How to Prune a Tree
All pruning should be done with a goal inmind. Generally, trees respond best to pruning when they are young. Pruning stresses older trees. The Atlanta tree ordinance prohibits removing more than 20% of a tree's foliage (or live limbs during the dormant season). When pruning a young tree to improve its structure or a mature tree to provide clearance, take into account the size, age, health and species of the tree, as well as the season. The American National Standards Institute maintains guidelines for pruning trees (ANSI A300), which tree professionals should follow.
All pruning cuts should be made at a natural node, or lateral branch, and should not leave a protruding stub. For example, to provide clearance for a house by removing a three-inch diameter limb, cut the limb to a lateral branch or the branch collar if possible.
To avoid causing damage to a tree, pruning cuts should be made just outside the natural branch collar, which is the area of raised bark near the limb's attachment point. For larger limbs, the three-cut pruning method will reduce the risk of damage from peeling or splitting. To perform this process, first cut the limb far enough away from the trunk to avoid damaging it with the saw. Saw part way through the limb from the underside, then cut the limb off from the top to meet the first cut. The third cut removes the branch stub at the branch collar. Generally, a good pruning cut results in a perfect circle.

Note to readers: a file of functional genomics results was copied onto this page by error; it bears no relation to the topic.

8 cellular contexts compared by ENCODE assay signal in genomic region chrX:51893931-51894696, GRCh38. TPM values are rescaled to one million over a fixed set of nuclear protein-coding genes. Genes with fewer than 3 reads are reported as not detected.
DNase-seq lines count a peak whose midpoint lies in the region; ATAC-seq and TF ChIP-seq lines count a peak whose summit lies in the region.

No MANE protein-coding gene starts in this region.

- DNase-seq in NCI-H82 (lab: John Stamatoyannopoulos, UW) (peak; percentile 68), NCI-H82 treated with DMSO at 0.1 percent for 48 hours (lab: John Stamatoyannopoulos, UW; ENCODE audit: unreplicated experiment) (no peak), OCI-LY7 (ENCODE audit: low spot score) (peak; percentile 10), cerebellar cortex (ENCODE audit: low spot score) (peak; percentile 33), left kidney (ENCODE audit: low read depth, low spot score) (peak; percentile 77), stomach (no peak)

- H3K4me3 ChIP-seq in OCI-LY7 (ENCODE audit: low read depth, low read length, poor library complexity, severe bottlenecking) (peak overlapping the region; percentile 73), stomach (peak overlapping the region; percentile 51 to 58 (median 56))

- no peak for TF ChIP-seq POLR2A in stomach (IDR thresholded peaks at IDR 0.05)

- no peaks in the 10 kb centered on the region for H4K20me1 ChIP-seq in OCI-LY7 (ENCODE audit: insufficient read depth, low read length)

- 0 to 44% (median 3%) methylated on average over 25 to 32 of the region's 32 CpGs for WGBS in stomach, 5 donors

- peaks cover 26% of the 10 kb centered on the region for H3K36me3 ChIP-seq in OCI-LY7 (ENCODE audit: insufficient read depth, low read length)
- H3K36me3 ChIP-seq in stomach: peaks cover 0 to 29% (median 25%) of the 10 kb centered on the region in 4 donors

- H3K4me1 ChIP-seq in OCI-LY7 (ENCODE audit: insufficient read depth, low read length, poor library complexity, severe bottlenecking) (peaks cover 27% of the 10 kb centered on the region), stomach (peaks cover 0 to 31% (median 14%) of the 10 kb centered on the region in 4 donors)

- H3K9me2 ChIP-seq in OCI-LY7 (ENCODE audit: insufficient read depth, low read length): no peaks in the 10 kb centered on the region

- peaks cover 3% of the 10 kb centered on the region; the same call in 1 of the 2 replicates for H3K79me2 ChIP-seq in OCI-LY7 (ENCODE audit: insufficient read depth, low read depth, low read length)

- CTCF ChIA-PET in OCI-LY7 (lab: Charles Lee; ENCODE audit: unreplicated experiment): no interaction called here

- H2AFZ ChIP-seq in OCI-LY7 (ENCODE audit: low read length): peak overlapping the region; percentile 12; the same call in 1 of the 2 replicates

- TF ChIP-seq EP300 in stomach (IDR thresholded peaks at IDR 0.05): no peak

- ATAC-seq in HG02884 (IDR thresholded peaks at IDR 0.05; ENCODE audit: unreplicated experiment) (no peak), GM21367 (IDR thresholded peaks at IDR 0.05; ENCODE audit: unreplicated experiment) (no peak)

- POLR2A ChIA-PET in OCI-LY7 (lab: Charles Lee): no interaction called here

Structural pruning for young trees should focus on removing or subordinating co-dominant limbs (double trunks) and large lateral limbs. The purpose of structural pruning is to promote healthy growth, and to reduce the risk of future branch failures.
Refer to the website of the Georgia Arborist Association to find a local arborist certified by the International Society of Arboriculture (ISA).
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